micrograph and said pattern.
9. In combination with an electron microscope,
an attachment including an electron projection
lens, an object chamber, and a second electron
lens, and means for selectively energizing at least
one of said lenses.
.
'
»
10. In combination, an~ electron image and elec
lens 6. The lens 8 shouldbe of suitable design to 60
tron diffraction device including means supported
converge the electron beam and 'to focus the
by and located within said device for supporting
beam to the smallest possible diameter at the
anv object, means for forming an electron micro
screen I0. AConnections from the coil I4 are also
graph of said object, means including a colli
made to the switch I2, to provide for alternative
mating aperture device for forming an electronic
energization of windings I3 and I4. It should
diffraction pattern of said object, common object
be understood that electrostatic lenses of conven
irradiating means, and common viewing means
tional design may _be substituted for the electro
for observing the desired micrograph or pattern.
magnetic lenses herein described.
If, instead of the supplementary lens 8, the
1l. In combination, an electron image and elec
previously Y described collimating aperture 9 is 70 tron diiîraction device including means sup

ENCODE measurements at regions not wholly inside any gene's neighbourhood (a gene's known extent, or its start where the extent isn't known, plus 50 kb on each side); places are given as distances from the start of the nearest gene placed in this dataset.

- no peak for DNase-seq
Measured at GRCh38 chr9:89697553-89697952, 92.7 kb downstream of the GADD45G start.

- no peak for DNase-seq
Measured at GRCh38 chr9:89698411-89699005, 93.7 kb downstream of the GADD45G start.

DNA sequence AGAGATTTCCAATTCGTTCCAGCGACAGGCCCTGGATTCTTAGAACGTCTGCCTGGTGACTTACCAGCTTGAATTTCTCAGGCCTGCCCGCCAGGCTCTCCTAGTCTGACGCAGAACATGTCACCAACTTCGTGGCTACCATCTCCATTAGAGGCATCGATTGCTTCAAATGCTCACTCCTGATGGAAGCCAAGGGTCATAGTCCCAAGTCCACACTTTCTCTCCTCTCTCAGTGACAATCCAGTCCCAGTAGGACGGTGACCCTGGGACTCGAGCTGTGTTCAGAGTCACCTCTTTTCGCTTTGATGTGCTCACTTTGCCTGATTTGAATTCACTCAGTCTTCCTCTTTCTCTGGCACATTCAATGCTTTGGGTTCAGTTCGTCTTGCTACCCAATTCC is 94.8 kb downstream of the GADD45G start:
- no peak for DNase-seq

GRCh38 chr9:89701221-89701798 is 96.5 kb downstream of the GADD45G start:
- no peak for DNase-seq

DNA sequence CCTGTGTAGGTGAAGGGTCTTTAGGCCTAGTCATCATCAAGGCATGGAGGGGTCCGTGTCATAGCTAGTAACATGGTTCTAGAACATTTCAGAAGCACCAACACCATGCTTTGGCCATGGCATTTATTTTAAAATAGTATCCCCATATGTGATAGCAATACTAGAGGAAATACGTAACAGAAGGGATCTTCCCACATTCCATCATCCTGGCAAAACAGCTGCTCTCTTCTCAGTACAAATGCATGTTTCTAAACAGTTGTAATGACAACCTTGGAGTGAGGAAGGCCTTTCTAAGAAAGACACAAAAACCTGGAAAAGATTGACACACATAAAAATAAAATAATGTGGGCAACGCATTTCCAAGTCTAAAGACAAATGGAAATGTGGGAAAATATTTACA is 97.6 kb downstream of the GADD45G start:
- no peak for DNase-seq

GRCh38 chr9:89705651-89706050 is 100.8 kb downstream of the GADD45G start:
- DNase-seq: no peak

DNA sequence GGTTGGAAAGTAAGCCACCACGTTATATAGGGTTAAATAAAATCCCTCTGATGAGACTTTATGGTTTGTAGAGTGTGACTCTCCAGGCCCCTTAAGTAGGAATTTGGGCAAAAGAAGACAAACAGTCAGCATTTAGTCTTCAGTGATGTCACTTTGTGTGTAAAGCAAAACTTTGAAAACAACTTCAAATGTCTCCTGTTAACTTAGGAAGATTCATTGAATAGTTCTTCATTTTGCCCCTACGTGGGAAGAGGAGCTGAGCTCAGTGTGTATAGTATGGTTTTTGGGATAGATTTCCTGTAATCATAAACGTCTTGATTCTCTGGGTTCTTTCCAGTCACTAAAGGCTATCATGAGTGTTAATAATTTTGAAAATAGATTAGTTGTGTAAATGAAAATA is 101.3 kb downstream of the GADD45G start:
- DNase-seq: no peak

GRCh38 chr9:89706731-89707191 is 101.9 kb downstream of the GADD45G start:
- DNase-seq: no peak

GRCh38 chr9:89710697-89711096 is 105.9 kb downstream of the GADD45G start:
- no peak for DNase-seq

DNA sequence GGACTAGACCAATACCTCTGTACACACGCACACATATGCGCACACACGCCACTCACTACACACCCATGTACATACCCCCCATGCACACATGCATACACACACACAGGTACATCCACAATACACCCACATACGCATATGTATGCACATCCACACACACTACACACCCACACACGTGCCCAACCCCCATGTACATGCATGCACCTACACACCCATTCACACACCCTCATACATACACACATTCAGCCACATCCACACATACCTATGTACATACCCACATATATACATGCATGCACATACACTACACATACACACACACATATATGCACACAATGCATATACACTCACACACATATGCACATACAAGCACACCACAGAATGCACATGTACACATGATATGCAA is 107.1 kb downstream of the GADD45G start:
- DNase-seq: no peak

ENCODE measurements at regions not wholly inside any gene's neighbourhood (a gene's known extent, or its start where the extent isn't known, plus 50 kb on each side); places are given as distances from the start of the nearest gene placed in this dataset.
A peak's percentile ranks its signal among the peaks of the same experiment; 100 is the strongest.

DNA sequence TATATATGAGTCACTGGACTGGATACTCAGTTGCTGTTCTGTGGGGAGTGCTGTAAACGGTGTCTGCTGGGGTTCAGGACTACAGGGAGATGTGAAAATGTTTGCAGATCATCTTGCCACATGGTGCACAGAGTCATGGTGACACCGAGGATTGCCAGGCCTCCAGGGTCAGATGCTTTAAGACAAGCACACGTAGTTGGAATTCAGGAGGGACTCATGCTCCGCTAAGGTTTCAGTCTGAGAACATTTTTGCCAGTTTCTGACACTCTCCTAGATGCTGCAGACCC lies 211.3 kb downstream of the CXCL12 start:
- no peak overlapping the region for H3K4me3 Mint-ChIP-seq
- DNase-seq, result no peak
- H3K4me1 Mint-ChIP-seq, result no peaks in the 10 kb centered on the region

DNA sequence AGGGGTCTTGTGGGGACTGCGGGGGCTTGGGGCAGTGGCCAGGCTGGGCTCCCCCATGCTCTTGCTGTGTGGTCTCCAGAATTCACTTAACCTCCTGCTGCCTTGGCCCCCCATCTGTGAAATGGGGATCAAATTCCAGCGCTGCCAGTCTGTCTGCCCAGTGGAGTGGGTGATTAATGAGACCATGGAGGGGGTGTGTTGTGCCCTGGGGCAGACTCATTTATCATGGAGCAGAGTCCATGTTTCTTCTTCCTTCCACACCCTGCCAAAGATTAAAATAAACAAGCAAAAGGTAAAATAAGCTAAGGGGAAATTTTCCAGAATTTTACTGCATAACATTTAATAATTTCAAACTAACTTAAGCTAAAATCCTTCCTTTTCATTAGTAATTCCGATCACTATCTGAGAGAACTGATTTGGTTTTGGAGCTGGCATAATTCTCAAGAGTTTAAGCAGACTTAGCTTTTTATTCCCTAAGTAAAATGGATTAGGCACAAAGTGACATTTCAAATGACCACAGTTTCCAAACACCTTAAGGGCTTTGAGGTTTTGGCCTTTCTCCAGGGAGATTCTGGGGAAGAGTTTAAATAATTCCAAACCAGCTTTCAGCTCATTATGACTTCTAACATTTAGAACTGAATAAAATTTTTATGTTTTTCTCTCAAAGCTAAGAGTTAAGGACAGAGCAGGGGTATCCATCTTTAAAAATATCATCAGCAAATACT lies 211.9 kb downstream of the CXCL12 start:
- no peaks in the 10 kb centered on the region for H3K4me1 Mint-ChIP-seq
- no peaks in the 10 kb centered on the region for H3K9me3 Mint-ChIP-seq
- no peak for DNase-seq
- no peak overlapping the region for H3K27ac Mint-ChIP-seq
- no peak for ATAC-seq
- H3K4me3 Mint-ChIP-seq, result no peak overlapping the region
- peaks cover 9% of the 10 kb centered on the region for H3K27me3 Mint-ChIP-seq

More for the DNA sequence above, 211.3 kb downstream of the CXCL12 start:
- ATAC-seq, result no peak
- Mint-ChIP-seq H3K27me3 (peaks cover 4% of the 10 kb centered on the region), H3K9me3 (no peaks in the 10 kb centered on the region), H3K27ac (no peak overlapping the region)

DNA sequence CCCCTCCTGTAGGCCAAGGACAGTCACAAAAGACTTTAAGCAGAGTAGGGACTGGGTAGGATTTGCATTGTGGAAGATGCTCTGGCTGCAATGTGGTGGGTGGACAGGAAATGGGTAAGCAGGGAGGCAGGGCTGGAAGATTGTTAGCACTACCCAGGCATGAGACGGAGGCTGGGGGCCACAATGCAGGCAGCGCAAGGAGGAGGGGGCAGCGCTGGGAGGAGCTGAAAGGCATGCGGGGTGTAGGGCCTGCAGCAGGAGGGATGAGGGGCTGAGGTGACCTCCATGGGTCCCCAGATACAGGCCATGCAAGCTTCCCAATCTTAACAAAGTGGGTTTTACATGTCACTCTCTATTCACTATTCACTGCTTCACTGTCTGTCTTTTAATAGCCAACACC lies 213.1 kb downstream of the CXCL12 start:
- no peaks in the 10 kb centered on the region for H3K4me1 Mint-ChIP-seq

ported by and located within said device for sup
used, this may be placed in the path of the elec
porting an object, means for forming an electron
tron beam- at a suitable point above the object
micrograph of said object, means including a
chamber- Il. Withthis arrangement, both of the
lenses 6 and 8 maybe deenergized when the
collimating aperture device for-forming an elec-_
appgratusisused ,as a-dinraction camera, or. if 75 tronic .diffraction pattern' of said >object,common
5
2,403,529
object ìrradiating means, and common recording
means for the desired said micrograph and said
13. An attachment for an electron microscope
including, in combination and all disposed on a
pattern.
common axis, an electron lens for said microscope,
an object chamber and a collimating aperture
12. In combination with an electron' micro
scope, an attachment including an electron pro
disposed between said object chamber and said
lens for forming an electron diffraction pattern
of an object within said chamber, and means for
jection lens, an object chamber, and a second
electron lens, a removable collimating aperture
device disposed between said projection lens and
said object chamber, and means for selectively
energizing at least one of said lenses.
selectively energizing said lens.
JAMES HILLIER.
10
RICHARD F. BAKER.